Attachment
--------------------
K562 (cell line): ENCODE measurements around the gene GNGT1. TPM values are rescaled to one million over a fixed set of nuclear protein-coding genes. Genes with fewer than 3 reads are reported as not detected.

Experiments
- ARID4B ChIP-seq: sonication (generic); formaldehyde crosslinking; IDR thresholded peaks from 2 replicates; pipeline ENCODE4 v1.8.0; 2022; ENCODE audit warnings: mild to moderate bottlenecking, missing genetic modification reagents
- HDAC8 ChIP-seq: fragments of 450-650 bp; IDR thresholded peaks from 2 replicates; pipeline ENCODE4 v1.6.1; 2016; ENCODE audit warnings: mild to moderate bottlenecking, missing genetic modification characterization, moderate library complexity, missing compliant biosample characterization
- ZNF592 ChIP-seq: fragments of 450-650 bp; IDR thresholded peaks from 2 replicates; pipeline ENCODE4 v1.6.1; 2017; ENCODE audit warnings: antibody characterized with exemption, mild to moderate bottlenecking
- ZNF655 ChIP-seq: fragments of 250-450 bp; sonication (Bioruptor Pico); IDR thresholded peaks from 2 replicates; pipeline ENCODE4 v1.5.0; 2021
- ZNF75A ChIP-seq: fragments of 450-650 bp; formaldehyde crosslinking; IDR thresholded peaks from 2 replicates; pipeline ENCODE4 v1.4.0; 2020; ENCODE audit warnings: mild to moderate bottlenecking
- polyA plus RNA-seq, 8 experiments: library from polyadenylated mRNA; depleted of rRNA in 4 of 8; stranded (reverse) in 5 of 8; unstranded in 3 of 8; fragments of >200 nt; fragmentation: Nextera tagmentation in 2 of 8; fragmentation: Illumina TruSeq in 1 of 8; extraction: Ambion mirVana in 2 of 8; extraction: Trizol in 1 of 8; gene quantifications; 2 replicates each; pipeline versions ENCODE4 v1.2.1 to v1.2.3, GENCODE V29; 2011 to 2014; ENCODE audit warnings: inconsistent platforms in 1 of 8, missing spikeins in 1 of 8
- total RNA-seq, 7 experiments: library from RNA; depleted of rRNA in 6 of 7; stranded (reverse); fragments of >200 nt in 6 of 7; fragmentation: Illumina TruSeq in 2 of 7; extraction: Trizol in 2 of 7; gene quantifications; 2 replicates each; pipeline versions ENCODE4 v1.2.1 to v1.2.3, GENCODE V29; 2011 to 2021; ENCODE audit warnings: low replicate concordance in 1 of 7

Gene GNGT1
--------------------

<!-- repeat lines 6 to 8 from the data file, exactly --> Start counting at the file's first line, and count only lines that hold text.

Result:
- ZNF655 ChIP-seq: fragments of 250-450 bp; sonication (Bioruptor Pico); IDR thresholded peaks from 2 replicates; pipeline ENCODE4 v1.5.0; 2021
- ZNF75A ChIP-seq: fragments of 450-650 bp; formaldehyde crosslinking; IDR thresholded peaks from 2 replicates; pipeline ENCODE4 v1.4.0; 2020; ENCODE audit warnings: mild to moderate bottlenecking
- polyA plus RNA-seq, 8 experiments: library from polyadenylated mRNA; depleted of rRNA in 4 of 8; stranded (reverse) in 5 of 8; unstranded in 3 of 8; fragments of >200 nt; fragmentation: Nextera tagmentation in 2 of 8; fragmentation: Illumina TruSeq in 1 of 8; extraction: Ambion mirVana in 2 of 8; extraction: Trizol in 1 of 8; gene quantifications; 2 replicates each; pipeline versions ENCODE4 v1.2.1 to v1.2.3, GENCODE V29; 2011 to 2014; ENCODE audit warnings: inconsistent platforms in 1 of 8, missing spikeins in 1 of 8